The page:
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No pictures please


by Barbara Geary

You aren’t allowed to take pictures in prisons. The jailers become nervous, with apparent good reason, that the images will find their way into the hands of those who might like to escape or help someone escape. That can sometimes be a shame, though, because from time to time there are beautiful moments in prison, moments that beg to be photographed.

I tried to explain that once to a prison worker. We were standing next to each other in a small space between a wall and a row of six young men seated with their backs to us. The men were dressed identically in brown shirts and trousers and each one leaned their arms on the small counter in front of them. They faced a grilled partition behind which were members of their families.

I told the prison worker what a wonderful picture the scene in front of us would make: that smiling girl talking to her older brother, the 18-month-old baby passing a sweet back and forth through the partition to his uncle, the old man kissing his son through the metal. “I’m sorry,” he replied, “you’ll just have to convey it all in words.”

But to do that, to describe those moments, that emotion, I would have to go back. I would have to start at five o’clock on the same morning in the pre-dawn of a street in, as it happens, East Jerusalem. I would have to describe the mood of the people, mostly women and children, all very quiet, standing waiting for a bus.

They hold plastic bags. Some are full of food for the trip which will take the whole day. Some have clothes or books or tea for the ones they are going to visit. They don’t say anything much. It is early. Maybe they are tired. There is a sense of restraint in the air, as if they are trying not to get their hopes up. Any number of things may happen between now and the time they get to see the prisoner they love.

They board the old bus and the driver, shifting into first gear, reaches behind him for the plastic sign that says “Family visits to detainees organised by the International Committee of the Red Cross”. He places it in the window.

The sun comes up as the bus winds its way through the beautiful hills that lead to Jericho and the Jordan Valley. Slowly, the passengers begin to speak in hushed tones and to take their breakfast: bread, cheese, felafel.

The bus becomes quiet each time it reaches a checkpoint. There are four on the way to the prison and at the final one, just before the passengers descend from the bus, there seems to be a collective taking in of air – as if they will hold their breath until they can pass from the West Bank into Israel.

They stand in the sunlight in a field next to the checkpoint without speaking. Then a signal from a soldier sends them back into the bus, now smiling. When the doors close, there is the unmistakeable resumption of normal breathing: everyone relaxes, begins to talk in normal tones, laughs even. They offer half an orange to the foreigners in the front seat – maybe the checkpoint procedures went smoothly because of them.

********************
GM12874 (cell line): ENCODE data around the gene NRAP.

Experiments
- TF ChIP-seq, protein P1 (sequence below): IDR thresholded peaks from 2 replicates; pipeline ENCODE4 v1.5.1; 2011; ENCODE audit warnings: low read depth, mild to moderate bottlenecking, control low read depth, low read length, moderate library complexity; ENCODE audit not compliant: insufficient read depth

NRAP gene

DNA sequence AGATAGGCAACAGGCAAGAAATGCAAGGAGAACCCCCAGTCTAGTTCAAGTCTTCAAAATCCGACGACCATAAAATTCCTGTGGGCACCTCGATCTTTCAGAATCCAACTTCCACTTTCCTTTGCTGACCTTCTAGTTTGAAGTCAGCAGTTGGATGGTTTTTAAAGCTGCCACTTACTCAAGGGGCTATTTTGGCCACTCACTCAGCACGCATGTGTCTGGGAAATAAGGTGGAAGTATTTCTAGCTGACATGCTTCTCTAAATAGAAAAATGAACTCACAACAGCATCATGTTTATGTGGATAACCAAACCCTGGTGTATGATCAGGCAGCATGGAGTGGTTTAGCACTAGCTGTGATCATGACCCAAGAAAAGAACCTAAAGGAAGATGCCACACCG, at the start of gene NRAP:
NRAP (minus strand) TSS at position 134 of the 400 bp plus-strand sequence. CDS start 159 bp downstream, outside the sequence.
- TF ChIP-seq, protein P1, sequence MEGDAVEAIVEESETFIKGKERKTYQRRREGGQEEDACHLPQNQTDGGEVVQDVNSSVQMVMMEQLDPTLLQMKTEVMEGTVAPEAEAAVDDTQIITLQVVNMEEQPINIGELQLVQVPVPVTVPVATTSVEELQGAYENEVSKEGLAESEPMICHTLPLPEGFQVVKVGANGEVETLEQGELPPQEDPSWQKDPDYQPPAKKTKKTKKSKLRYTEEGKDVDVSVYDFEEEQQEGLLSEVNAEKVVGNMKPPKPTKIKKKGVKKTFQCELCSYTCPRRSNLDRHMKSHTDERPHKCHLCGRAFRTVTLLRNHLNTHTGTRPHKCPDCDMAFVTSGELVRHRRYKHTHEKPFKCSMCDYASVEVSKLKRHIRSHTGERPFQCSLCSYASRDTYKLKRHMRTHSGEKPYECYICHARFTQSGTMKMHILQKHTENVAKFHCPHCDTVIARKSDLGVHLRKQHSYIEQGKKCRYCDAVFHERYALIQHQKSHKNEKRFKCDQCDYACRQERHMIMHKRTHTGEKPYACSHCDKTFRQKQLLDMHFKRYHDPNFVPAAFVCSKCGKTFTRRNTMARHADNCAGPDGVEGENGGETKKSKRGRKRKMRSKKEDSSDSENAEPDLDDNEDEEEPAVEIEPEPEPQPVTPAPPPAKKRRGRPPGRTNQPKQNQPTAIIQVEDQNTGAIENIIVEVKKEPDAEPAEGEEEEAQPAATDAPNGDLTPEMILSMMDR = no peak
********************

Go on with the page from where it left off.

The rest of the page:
The bus reaches the prison just before 9 a.m. and the passengers file out and mill around the parking lot where they will spend the next five or six hours. There is a small play area for children in one corner of the lot and the little ones head for it to swing or slide or run around together. In another corner are two toilets, one very dirty but functional, the other unusable. Outside the toilets is running water.

In front of the lot is the prison itself: imposing, serious, barbed wired, fortified. Soon a loudspeaker begins to call names and about 20 or 25 people line up in front of a white metal door. They are visibly tense now, just before facing the captors of the people they love. The metal door opens and they file into a security area where they hand over the items they’ve brought for the prisoners and submit to a required search of their persons.

Then it happens. Another door opens and they pass into the small partitioned room. There is a kind of explosion – as if they have been swimming all this way from East Jerusalem, swimming up from the bottom of a deep pool of water, working their muscles against pressure in a murky shadow, and now they’ve reached the surface, broken through, are splashing around in the water, playing, laughing.

There is light in their eyes. Their voices sparkle. Everyone seems to be talking at once. The air is filled with a relief and a joy that elevates this experience – so simply referred to as a “family visit” – to a place where nothing can spoil it: not the bars, not the guards, not the harsh realities everyone in the room faces.

In the last ten minutes of the visit, one of the partitions is opened and the children come tumbling through to find the laps and arms of their brother or uncle or father. That is quite a picture. If we could take it, we would see the mingling of all that is most essential in life with all that is most painful. We would see people separated from each other reunited and, for a few moments, we might even glimpse freedom and hope from inside a prison.

The ICRC arranges or finances family visits to security detainees held far from their homes or across front lines. At present it organises such visits in Israel and the occupied territories, southern Lebanon, Kuwait, Indonesia/East Timor, Philippines, Peru and Colombia.

Barbara Geary
Barbara Geary, a Federation staff member, accompanied a family visit organised by the ICRC in April 1995.



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